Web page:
An Elementary Treatise on Plane & Spherical Trigonometry: With Their Applications to Navigation, Surveying, Heights, and Distances, and Spherical Astronomy, and Particularly Adapted to Explaining the Construction of Bowditch's Navigator, and the Nautical Almanac
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ABC fig aberration adjacent angles angle given April 25 ascension and declination Calculate celestial celestial equator centre circle column Corollary corr corresponding cosec cotan course departure difference of latitude difference of longitude dist earth eclipse of April equator equinox find the sine formula gives Greenw Greenwich Greenwich mean Hence horizon horizontal parallax hour angle hypothen hypothenuse included angle interval latitude and longitude logarithm lunar distance mean meridian altitude method middle latitude miles moon moon's motion Nautical Almanac Navigator obliquity observed obtuse perpendicular plane pole prime vertical Problem proportional radius reduced right ascension Scholium secant second member semidiameter sideral sine and cosine Solar eclipse Solution solve the triangle spherical right triangle spherical triangle star star's sun's Table tang tangent Theorem transit triangle ABC Trig true latitude whence zenith
Page 182 - A cos 6 = cos a cos c + sin a sin c cos B cos c = cos a cos 6 + sin a sin 6 cos C Law of Cosines for Angles cos A = — cos B...
Page 49 - ... the following proportion : — as the sine of the angle opposite the given side is to the sine of the angle opposite the required side, so is the given side to the required side.
Page 53 - The sum of any two sides of a triangle is to their difference, as the tangent of half the sum of the angles opposite to those sides, to the tangent of half their difference.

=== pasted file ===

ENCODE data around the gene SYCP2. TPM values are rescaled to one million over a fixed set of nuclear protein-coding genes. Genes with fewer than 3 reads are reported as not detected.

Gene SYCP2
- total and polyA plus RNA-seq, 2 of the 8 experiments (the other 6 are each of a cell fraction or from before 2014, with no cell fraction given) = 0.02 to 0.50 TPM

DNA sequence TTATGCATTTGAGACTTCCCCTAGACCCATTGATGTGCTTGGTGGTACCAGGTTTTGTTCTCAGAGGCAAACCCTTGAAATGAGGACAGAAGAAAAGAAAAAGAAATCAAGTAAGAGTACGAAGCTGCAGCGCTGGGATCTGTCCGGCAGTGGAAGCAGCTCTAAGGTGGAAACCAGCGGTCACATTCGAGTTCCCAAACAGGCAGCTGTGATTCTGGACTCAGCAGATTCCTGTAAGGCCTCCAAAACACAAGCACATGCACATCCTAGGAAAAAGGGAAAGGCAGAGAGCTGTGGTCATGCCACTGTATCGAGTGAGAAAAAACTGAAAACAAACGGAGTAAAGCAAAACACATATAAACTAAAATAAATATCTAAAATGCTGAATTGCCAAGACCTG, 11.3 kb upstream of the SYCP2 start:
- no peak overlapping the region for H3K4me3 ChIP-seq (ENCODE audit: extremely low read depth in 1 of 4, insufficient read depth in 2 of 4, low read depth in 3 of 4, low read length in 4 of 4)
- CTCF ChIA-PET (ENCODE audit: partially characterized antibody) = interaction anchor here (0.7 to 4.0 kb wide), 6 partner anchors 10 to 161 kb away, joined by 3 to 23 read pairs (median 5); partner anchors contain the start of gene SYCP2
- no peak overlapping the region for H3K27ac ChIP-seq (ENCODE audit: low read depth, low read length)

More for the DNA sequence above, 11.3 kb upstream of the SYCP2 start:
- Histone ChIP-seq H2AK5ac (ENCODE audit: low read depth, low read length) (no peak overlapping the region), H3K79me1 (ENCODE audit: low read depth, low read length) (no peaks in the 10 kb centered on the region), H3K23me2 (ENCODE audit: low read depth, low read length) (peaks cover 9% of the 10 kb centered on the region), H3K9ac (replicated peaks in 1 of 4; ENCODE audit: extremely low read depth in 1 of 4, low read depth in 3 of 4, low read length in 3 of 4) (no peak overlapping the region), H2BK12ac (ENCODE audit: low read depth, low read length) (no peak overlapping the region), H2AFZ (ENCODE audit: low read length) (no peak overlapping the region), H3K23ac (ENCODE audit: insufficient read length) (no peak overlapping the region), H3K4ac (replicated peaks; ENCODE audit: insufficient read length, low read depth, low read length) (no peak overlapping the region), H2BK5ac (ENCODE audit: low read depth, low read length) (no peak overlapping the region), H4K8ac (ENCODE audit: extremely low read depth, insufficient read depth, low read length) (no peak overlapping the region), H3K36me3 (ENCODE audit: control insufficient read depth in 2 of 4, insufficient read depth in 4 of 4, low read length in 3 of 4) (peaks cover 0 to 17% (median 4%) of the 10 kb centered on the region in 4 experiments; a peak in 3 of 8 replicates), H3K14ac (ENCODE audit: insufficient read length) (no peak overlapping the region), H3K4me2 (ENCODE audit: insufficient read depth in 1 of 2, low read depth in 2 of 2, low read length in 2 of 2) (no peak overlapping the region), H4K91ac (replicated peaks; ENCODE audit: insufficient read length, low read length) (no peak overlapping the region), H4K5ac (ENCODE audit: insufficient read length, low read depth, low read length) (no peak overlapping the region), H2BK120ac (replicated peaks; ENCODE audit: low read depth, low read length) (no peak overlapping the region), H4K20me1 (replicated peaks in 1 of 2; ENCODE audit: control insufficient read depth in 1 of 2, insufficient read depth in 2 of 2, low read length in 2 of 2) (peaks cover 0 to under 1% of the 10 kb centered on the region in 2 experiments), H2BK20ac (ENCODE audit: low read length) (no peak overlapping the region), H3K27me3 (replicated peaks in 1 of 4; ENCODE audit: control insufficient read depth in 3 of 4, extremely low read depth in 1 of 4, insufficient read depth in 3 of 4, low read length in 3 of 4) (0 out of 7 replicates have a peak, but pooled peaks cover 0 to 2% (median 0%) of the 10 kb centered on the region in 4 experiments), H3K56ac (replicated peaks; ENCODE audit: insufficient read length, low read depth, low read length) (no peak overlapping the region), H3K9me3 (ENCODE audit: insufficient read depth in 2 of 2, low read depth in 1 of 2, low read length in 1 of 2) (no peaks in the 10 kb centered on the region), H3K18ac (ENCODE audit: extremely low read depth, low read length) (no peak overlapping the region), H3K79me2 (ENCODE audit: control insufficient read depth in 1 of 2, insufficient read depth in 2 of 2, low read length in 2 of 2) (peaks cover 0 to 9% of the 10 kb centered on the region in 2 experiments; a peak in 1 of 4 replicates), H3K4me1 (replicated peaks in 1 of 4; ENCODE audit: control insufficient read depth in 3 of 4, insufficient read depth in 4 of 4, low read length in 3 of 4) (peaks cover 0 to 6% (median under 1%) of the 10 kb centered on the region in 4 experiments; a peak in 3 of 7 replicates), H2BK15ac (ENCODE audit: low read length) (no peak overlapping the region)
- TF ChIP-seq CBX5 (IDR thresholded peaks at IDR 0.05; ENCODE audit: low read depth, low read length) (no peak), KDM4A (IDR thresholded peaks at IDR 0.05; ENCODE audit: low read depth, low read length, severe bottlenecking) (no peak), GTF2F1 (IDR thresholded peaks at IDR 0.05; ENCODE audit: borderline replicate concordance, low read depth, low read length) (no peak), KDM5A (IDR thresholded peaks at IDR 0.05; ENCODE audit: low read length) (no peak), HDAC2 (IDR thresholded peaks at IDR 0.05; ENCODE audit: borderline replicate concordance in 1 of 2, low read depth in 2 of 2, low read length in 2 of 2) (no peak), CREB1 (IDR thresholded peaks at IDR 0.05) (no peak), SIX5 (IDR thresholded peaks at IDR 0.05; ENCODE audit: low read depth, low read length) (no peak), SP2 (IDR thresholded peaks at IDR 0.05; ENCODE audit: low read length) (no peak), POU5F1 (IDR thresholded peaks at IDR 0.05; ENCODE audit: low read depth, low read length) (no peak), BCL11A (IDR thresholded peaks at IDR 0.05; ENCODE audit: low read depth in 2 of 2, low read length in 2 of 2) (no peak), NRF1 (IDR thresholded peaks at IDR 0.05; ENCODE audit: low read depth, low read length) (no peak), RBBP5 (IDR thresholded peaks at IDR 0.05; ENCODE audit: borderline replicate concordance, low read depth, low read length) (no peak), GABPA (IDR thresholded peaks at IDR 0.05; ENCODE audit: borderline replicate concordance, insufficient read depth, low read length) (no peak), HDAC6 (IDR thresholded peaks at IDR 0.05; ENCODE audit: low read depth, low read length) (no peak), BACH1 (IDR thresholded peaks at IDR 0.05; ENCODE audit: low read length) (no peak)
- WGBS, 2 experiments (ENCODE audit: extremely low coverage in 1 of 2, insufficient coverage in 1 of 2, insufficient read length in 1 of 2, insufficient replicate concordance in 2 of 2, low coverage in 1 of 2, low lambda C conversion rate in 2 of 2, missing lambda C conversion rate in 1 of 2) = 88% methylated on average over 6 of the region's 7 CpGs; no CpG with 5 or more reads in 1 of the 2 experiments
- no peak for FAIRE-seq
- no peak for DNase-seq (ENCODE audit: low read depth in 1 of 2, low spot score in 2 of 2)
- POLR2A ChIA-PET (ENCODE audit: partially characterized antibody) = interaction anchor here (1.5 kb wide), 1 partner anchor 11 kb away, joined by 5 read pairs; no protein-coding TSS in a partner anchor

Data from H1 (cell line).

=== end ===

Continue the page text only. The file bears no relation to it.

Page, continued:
Page 203 - The cosine of half the sum of two sides of a spherical triangle is to the cosine of half their difference as the cotangent of half the included angle is to the tangent of half the sum of the other two angles. The sine of half the sum of two sides of a spherical...
Page 50 - O will be equal to sixty degrees. Hence, if any two angles of a triangle be known, the third may be found by subtracting the sum of the two known angles from 180 degrees, the remainder will be the number of degrees in the third angle.
Page 155 - ... theorems, called, from their celebrated inventor, Napier's Rules. In these rules, the complements of the hypothenuse and the angles are used instead of the hypothenuse and the angles themselves, and the right angle is neglected. Of the five parts, then, the legs, the complement of the hypothennse, and the complements of the angles ; either part may be called the middle part.
Page 230 - ... any deviation in the plane of the instrument from the meridian, will evidently produce contrary effects upon the observed times of transit, exactly as in the upper and lower transits of the same star. The time, which elapses between the two observations, will differ from the time which should elapse by the sum of the effects of the deviation upon the two stars. In the use of this method, therefore, the time of the clock must be known, so that it can readily be reduced to sideral time. The deviations...
Page 307 - Solar Day is the interval of time between two successive transits of the sun over the same meridian ; and the hour angle of the sun is called Solar Time. This is the most natural and direct measure of time. But the intervals between the successive returns of the sun to the meridian are not exactly equal, but depend upon the variable> motion of the sun in right ascension. - The want of uniformity in the sun's motion in right ascension arises from two different causes ; one, that the sun does not move...
Page 209 - ... equator and the ecliptic, and hence, also, the position of the equinoxes. In expressing the positions of stars, referred to the vernal equinox, at any given instant, the actual position of the equinox at the instant is understood, unless otherwise stated. The right ascension of a point of the sphere is the arc of the equator intercepted between its circle of declination and the vernal equinox, and is reckoned from the vernal equinox eastward from 0° to 360°, or, in time, from 0* to 24*.